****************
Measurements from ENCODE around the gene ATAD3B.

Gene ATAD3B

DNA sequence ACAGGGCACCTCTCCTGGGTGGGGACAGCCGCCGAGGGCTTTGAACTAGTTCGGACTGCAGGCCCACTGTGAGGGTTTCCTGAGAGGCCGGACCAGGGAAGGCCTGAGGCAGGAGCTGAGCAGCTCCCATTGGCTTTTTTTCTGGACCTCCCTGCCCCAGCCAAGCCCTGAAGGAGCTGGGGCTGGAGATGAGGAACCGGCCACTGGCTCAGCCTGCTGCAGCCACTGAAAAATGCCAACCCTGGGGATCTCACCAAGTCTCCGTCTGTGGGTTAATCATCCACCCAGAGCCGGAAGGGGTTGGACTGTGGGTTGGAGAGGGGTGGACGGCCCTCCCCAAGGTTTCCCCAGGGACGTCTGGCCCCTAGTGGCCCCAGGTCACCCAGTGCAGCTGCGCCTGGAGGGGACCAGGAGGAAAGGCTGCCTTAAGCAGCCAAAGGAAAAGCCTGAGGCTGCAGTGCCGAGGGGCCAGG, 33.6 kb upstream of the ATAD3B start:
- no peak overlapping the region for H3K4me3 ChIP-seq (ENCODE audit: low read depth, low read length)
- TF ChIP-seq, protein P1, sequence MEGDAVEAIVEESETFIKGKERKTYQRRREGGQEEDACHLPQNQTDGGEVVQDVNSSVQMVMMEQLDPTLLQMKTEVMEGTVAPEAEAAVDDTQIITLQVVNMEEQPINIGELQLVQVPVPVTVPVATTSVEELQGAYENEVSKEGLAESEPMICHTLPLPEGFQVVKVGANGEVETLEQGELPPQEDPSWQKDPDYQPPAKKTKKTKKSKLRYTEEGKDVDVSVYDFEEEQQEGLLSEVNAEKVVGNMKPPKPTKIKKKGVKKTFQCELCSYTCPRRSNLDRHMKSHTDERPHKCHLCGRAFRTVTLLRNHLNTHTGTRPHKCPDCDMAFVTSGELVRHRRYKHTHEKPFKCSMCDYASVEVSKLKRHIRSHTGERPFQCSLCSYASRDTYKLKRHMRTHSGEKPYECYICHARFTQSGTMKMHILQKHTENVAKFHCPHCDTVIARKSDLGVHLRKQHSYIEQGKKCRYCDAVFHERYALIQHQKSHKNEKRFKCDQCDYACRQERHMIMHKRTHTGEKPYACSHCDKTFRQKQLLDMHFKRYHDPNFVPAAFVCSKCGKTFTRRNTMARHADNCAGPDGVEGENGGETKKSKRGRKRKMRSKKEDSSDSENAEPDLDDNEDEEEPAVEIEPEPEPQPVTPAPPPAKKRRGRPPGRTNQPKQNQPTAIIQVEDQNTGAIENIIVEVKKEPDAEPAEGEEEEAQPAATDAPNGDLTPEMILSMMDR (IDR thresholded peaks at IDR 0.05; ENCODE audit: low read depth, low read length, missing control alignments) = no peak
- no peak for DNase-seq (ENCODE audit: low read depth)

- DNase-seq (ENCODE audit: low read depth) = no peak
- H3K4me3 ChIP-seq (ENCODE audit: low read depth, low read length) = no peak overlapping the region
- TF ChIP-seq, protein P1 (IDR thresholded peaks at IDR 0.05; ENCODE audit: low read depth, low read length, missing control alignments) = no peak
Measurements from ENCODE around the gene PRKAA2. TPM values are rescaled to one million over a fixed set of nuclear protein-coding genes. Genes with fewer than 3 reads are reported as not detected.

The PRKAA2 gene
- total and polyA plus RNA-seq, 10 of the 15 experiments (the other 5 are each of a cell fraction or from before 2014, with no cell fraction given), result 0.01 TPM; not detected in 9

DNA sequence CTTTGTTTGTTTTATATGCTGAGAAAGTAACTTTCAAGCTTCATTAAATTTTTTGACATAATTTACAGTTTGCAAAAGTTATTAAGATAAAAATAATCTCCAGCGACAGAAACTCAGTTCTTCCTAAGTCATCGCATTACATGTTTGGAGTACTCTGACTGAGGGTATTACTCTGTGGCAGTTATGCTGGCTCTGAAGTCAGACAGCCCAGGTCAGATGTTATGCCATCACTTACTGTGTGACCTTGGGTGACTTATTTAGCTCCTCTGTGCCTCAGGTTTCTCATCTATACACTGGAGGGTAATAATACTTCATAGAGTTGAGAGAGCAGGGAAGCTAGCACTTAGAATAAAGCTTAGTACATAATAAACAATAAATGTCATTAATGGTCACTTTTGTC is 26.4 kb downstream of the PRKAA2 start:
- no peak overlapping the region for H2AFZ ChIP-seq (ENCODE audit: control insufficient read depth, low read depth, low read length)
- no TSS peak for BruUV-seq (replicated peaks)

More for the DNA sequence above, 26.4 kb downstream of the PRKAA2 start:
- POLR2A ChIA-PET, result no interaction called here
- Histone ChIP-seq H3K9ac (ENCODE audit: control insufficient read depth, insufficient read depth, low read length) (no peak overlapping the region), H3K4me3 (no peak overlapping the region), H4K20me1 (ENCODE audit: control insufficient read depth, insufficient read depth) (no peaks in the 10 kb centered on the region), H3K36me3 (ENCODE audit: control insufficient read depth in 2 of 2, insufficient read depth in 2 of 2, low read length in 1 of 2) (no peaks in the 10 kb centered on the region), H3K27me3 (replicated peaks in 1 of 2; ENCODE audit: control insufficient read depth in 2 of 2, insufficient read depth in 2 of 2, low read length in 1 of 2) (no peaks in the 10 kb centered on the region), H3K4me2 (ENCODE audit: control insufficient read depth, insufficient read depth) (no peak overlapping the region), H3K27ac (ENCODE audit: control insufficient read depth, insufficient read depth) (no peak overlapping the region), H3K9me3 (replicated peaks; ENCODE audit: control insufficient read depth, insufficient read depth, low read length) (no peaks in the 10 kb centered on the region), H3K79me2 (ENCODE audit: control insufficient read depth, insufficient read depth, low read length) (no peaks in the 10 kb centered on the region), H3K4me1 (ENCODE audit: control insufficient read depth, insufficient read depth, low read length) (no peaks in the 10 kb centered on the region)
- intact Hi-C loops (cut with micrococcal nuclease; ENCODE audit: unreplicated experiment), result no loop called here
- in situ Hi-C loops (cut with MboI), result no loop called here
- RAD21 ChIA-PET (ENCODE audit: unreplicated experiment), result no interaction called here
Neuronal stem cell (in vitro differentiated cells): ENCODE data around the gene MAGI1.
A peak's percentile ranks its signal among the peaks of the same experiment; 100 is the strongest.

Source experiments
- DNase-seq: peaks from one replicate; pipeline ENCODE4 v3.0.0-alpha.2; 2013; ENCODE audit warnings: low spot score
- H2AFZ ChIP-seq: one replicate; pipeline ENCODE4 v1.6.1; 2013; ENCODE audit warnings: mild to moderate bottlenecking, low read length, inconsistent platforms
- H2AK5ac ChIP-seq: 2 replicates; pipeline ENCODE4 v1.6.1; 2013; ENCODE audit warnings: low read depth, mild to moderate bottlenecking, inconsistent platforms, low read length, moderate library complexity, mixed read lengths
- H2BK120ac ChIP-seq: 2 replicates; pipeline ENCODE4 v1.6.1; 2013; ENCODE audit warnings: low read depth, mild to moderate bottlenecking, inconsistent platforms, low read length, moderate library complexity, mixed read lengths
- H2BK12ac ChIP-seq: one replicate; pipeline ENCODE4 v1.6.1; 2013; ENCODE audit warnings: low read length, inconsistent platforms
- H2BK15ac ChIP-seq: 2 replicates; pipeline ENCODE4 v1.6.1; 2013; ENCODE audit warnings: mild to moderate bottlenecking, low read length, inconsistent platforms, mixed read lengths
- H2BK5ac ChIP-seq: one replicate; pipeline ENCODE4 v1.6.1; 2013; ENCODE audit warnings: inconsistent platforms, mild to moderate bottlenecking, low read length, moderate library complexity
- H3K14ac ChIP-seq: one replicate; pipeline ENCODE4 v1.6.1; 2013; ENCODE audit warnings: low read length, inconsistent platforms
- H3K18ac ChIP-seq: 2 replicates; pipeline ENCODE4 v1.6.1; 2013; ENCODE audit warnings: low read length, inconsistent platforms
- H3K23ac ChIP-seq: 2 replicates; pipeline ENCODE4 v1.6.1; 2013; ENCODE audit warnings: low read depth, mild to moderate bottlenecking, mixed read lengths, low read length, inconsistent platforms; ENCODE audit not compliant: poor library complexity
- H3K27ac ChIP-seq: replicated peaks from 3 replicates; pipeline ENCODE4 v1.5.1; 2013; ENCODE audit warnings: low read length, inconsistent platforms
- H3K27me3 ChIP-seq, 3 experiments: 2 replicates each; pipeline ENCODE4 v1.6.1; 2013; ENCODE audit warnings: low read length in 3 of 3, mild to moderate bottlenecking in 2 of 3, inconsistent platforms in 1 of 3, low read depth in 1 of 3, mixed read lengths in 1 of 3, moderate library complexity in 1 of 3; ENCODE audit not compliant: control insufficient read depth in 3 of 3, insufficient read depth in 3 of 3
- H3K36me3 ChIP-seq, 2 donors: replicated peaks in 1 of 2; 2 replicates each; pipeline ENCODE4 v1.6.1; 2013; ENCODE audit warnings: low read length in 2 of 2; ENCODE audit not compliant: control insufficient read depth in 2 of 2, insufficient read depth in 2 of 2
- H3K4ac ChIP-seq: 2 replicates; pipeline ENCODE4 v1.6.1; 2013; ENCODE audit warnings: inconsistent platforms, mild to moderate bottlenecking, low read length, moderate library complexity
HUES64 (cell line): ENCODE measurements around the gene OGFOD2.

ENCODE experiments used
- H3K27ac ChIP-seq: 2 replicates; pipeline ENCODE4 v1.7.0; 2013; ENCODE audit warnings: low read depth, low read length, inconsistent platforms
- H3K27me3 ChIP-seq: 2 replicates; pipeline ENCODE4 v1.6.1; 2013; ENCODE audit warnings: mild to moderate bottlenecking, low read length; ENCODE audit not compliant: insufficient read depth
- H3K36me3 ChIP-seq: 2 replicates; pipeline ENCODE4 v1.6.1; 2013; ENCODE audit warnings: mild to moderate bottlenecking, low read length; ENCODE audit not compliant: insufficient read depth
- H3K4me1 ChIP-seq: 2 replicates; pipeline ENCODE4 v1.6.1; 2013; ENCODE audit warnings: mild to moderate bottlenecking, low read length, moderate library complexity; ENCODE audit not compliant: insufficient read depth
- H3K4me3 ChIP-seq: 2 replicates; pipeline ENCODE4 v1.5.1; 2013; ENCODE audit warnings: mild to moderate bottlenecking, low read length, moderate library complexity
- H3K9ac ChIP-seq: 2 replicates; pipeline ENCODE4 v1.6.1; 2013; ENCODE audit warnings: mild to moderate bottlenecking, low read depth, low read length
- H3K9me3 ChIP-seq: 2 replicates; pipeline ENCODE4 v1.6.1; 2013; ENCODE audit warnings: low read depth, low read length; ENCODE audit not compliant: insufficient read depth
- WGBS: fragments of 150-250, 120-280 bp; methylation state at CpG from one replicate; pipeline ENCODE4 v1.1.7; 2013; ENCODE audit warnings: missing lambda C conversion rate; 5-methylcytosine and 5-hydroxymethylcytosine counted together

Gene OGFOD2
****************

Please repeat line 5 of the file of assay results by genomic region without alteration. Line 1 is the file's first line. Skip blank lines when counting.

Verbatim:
- TF ChIP-seq, protein P1, sequence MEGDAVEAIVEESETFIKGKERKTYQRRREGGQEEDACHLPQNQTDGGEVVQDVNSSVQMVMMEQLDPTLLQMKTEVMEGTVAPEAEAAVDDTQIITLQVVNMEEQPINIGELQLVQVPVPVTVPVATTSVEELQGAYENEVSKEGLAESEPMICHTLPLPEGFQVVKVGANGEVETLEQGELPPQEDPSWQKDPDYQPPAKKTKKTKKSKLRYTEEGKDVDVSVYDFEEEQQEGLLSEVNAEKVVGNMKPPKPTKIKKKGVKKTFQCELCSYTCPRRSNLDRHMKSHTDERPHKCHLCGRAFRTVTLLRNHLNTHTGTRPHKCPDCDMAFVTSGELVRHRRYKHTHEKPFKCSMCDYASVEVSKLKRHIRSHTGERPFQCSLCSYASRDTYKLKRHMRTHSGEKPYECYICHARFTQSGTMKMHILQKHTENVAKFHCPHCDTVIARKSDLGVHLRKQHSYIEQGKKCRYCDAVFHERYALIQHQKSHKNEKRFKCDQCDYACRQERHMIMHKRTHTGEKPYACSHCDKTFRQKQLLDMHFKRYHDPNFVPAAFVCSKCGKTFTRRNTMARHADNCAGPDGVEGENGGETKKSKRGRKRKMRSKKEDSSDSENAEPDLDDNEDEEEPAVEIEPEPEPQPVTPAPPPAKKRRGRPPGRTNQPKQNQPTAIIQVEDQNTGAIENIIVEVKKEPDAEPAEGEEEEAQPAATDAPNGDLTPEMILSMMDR (IDR thresholded peaks at IDR 0.05; ENCODE audit: low read depth, low read length, missing control alignments) = no peak